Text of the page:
WHY IS MY MOST-WATCHED DOCUMENTARY ATTRACTING THE MOST OUTRAGE?
Updated: Sep 9, 2020
Never, in 15 years of uploading videos to YouTube, have I seen the words 10,000 VIEWS sitting quietly underneath one of them. Until yesterday.
[Obviously, I discount the quarter-of-a-million views for this video. Perfect illustration of how a media scandal combined with YouTube search can make a crappy video go viral, if you ask me]
So, why has 'Waiting With a Killer' outperformed everything I have ever made? Why more views? Why more fury? Why more anger? Why has it fuelled more personal attacks on me as a human?
In the interests of balance, before answering these questions, I wish to thank everyone who has been so generous in their praise for this documentary. Without your positivity, there's every chance I would resign myself to the belief that I have indeed made a giant misstep with this release:
You need only read the comments underneath the documentary on YouTube, however, to understand the scale of the opposing views:
"Abhorrent", "Horrible", "Exploitative", "Disgusting", "Vile", "Worst thing I've ever seen".
So, why the disgust? To answer this, I must first concede that my first-hand experience of drugs and mental illness is on par with my first-hand experience of polygamy & pimping: I have zero experience of either. With that in mind, then, we must accept that I am perhaps naive to the signs of drug abuse or mental vulnerability. I say this not to concede that Matthew [the documentary's main contributor] is a victim of either, rather, I say this to concede that if he is, I would be the least capable person I know of detecting it.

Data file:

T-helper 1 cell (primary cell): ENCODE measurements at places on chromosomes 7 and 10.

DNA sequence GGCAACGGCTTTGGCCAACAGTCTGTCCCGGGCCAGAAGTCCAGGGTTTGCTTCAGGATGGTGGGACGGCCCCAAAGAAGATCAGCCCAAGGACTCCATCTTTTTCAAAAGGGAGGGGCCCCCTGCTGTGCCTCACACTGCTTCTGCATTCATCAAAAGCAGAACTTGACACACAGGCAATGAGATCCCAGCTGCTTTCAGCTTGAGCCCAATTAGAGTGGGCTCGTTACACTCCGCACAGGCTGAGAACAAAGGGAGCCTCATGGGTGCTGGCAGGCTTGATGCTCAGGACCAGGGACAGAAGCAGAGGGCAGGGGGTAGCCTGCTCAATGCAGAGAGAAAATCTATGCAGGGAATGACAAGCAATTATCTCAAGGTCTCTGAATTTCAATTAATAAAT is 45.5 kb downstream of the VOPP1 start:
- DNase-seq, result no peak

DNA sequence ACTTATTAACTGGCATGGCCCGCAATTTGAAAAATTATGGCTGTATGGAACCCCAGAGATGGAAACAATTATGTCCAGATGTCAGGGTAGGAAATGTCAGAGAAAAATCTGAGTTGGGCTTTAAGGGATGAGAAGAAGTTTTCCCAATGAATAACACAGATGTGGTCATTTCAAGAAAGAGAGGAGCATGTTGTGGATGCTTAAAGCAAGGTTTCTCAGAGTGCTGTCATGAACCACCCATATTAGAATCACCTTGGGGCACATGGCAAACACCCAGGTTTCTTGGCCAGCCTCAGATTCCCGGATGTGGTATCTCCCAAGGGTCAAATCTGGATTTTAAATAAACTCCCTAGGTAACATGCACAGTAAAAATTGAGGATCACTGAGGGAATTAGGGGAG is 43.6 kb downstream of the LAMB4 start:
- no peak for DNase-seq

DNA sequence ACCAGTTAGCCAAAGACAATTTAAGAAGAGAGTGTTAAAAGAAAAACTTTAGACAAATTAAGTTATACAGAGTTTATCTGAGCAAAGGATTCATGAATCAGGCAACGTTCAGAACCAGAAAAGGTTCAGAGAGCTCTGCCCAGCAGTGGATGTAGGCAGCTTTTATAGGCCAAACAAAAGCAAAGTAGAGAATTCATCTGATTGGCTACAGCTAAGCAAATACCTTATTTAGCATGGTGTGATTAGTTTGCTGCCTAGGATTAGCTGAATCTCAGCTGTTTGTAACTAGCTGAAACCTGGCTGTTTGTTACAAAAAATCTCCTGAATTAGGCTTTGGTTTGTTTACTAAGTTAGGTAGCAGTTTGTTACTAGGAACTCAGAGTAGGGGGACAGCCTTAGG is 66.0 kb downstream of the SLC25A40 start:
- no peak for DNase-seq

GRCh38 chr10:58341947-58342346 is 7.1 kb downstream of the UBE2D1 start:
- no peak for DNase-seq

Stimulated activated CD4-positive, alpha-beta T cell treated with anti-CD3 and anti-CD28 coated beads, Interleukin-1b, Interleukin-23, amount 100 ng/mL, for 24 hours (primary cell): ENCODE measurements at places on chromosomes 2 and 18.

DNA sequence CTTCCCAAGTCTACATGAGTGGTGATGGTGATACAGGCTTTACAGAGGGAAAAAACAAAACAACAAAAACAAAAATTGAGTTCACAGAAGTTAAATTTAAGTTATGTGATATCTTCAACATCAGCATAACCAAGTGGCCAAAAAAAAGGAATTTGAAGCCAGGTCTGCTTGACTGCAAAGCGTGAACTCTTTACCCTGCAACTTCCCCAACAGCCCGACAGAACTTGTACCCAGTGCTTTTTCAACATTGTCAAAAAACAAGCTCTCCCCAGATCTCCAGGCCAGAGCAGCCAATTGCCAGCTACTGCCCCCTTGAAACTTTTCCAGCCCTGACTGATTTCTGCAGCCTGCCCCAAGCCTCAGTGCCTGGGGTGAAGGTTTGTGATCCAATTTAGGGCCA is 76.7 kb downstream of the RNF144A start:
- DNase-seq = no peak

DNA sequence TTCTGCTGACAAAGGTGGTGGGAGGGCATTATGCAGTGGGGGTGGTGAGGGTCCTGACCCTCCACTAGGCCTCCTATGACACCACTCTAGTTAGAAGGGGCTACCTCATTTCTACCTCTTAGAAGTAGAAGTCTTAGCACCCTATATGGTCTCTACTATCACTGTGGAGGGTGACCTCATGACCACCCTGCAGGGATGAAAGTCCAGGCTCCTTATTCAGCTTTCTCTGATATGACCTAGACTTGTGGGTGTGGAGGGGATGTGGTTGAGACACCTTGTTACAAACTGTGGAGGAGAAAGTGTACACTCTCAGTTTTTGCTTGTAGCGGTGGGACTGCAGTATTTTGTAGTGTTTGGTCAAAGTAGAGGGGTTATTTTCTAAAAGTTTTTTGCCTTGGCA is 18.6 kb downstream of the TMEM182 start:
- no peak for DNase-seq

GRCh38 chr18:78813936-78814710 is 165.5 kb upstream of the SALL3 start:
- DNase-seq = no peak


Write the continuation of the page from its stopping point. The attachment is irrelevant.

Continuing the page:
My nativity regarding certain 'life traps', however, is something of a blessing when producing the kind of unscripted stories I do. Why? Because simply put, it frees me of judgements that might otherwise undermine my willingness to talk fearlessly to random people who willingly and spontaneously share jaw-dropping stories with me. Hand on heart, until people started speculating about Matthew's use of Methamphetamines, I had never even heard the term 'tweak'. Had you?
I wonder if the people who accuse me of exploitation have a better understanding of drug abuse and mental vulnerability than me? Possibly. Maybe, then, it's their heightened awareness that makes them more sensitive to the symptoms - causing them discomfort when they see it. In contrast, I felt no such discomfort, because as far as I was concerned, I was simply talking to a man, albeit, a man with an unfathomable repertoire of life experiences.
The next question, then, is do the people condemning the existence of this documentary know, for a medical certainty, that Matthew is a drug abuser or mentally vulnerable? Of course, the answer is no. Sure, he might be both, but for a medical certainty? No.
[NB: My YouTube channel is not monetised, by the way]
Matthew, to me, is just another fascinating person who captured my imagination while I was going about my day, minding my own business. We got on. We spoke. I sought his content before publishing our talk. He granted his permission without hesitation.
The only regret I have about this encounter is absent-mindedly not pressing 'save' when I punched Matthew's email address into my phone. Maybe, with a means of contacting him, I could further dig into his story.
Or, maybe there's an argument for saying my absent-mindedness was the universe' way of ensuring I never speak to Matthew again. Maybe we've already spoken enough. Maybe all questions resulting from his story are best left to viewer interpretation.
Regardless, whatever you think about this documentary, I remain unflinching in my celebration of your right to think it.